Alcoholism and Drug Services began in the early 1970s as a loose coalition of programs launched by recovering addicts. “Alcoholism had just been decriminalized,” Day said, “and the state set up health programs to deal with this public health problem — not criminal problem.”

What is now the family of ADS programs remained a group of freestanding community services from the early 1970s to the mid-1990s, when the state DPH encouraged public health programs to merge with hospitals.

“We decided Baystate was the best home for these programs, and it has been a good fit,” Day said. “Being part of the hospital lent some quality and resources to our programs, and we’ve helped to fill a void in the range of services the hospital has.”

That ability has become more focused in the past several years with a focus on what is known in the behavioral health world as dual diagnosis, or the simultaneous treatment of both substance addiction and other, co-occurring mental health disorders, instead of focusing on one and hoping the other will improve on its own.

“We’ve become more professional and more skilled in dealing with people with major mental illness and co-occurring medical issues,” Azeez said, noting that the acuity of today’s patients — and the number presenting with more than one condition — has been on the rise for some time. “A lot of that has to do with the lack of resources available to them in the community, so emergency rooms and detox programs have become a place where primary care is given.”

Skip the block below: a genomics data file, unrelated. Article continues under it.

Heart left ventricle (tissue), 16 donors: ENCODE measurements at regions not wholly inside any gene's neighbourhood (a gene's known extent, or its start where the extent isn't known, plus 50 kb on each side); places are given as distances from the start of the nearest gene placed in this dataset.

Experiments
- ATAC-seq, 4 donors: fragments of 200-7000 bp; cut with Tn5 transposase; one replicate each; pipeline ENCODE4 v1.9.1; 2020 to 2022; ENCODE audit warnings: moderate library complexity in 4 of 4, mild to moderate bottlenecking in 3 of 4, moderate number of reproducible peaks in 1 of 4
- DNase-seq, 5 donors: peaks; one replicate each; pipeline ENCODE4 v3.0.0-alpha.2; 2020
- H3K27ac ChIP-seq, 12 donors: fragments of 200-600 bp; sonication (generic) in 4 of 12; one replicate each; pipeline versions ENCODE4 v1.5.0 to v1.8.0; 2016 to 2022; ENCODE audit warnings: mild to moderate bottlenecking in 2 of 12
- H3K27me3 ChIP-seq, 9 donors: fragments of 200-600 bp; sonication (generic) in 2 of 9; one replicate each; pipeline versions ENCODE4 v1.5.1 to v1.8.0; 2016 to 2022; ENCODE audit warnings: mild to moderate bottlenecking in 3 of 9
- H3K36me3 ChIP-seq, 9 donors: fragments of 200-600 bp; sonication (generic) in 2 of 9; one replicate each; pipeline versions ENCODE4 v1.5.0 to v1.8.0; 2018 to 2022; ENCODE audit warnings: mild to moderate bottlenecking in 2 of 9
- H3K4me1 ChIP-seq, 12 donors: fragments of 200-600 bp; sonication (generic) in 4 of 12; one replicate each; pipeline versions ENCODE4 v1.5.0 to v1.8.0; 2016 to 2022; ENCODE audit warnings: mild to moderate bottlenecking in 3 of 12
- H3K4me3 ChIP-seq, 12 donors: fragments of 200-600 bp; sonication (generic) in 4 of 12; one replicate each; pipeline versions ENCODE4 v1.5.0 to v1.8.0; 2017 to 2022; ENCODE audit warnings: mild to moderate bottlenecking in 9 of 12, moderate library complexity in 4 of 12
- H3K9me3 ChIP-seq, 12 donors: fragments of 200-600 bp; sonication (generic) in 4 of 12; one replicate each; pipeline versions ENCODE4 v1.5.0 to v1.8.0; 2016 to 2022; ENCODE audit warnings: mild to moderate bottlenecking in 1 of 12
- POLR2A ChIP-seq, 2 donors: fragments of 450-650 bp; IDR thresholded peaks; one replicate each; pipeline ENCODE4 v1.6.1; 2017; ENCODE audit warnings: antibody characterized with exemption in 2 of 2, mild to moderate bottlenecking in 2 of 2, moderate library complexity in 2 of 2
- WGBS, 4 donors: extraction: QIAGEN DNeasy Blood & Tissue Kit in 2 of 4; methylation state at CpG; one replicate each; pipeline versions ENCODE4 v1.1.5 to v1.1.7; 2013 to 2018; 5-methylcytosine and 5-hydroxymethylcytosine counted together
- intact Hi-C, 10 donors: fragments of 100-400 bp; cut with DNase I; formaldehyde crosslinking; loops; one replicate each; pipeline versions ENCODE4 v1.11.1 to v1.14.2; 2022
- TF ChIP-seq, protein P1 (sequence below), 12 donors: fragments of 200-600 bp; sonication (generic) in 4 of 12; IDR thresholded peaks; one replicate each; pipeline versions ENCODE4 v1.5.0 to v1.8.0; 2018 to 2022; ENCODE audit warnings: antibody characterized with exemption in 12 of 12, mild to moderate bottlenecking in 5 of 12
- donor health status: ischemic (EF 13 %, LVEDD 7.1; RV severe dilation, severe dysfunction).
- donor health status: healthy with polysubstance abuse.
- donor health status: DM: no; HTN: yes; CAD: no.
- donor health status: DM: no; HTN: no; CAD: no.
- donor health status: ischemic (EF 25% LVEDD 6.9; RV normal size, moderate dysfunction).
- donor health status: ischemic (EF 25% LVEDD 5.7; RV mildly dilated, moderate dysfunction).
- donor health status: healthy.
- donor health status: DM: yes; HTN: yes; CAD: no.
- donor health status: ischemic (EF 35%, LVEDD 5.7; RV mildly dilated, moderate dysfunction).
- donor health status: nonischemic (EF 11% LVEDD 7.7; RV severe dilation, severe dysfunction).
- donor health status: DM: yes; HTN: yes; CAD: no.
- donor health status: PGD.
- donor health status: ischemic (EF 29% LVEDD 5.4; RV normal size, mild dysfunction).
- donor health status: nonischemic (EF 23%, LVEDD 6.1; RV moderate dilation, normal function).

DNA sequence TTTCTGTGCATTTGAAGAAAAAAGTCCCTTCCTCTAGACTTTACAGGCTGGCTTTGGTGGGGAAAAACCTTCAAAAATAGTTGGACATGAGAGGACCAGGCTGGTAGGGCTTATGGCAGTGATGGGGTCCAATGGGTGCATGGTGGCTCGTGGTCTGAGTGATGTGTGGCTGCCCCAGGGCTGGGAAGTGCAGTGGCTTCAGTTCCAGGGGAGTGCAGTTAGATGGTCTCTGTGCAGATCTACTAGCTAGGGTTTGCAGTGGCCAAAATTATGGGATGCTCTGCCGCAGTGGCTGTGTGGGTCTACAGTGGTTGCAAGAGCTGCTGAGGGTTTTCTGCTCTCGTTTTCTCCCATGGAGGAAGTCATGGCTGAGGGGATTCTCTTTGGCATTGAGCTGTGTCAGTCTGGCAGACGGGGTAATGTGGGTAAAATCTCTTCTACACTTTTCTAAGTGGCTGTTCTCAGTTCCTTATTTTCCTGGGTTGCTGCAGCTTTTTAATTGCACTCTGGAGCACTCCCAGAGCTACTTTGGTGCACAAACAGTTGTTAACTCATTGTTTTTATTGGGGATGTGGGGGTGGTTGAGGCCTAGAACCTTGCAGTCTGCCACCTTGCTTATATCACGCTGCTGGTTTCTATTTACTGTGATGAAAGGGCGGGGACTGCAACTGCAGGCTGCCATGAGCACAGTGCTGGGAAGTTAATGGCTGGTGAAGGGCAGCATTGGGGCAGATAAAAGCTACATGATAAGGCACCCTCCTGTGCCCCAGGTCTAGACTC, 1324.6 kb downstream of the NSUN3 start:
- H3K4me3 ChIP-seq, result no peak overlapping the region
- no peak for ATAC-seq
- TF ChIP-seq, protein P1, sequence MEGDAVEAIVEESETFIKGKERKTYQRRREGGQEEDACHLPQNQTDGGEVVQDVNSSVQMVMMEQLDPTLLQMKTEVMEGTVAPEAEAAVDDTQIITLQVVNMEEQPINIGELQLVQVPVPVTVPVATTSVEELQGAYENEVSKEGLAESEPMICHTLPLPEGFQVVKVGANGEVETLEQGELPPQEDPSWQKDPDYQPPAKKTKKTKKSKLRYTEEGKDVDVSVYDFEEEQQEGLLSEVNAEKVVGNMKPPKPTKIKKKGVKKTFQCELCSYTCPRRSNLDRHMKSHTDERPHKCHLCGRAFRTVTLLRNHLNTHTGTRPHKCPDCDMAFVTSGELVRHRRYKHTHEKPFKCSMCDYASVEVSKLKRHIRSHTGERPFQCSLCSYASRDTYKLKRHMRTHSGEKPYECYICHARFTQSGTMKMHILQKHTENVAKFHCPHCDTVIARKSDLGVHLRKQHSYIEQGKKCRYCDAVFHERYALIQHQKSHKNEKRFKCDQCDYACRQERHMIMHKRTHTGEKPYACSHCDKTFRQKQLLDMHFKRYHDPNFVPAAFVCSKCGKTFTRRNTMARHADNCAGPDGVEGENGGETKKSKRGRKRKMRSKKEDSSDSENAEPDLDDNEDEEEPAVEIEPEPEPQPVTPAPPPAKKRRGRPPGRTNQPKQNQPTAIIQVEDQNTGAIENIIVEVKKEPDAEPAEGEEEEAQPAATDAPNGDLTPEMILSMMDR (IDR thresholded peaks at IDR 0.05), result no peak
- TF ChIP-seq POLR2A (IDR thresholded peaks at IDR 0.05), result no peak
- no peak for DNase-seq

That, he said, is an inefficient, ineffective model of care that leads to far too many relapses.

“Our program is actually a template that’s being used for other programs in the state,” Day said. “This way, addicted folks don’t necessarily have to go to a locked psychiatric unit; they can be treated in an addiction-oriented environment and receive their medications here. That has been a huge asset, and Medicaid and private insurance are recognizing the value of that model.”

The dual-diagnosis concept, Day explained, means that not every addict who needs detox while being treated for a separate psychiatric diagnosis needs the security of a locked unit when they would respond just as well outside of one. Currently, about 15{06cf2b9696b159f874511d23dbc893eb1ac83014175ed30550cfff22781411e5} of the detox patients at Carlson have a dual diagnosis. He stressed, however, that the center carefully screens all patients to make sure they are safe in such a minimum-security environment.

“A lot of these folks have been here before and understand the limits of our service,” he said. “We don’t have a locked unit. So we don’t want to take people who aren’t safe or who don’t have some degree of self-managing. We don’t have the staffing to handle those folks. So if there’s even a slight risk that someone is not safe here, they can go to a locked unit to begin their treatment, and when they’re safe, they can be transferred to us.

“This allows us to take down as many barriers as we can for patients,” Day continued, and give people what they need in one place – while also maintaining good linkage to other places we can refer people for other programs.”

The need is certainly as acute as the addictions themselves; Carlson takes patients 24/7 if they meet certain criteria, but overall, ADS services have waiting lists. But the agency’s mission, Day said, remains the same as it was 10 or 20 years ago.

“People aren’t getting what they need elsewhere, which is treatment for addictions,” he said. “That’s why we specialize in what we do. With this network of services, we want to try as best we can to meet these needs in the community.”

There’s still a long way to go, but for now, successes are recorded one patient at a time.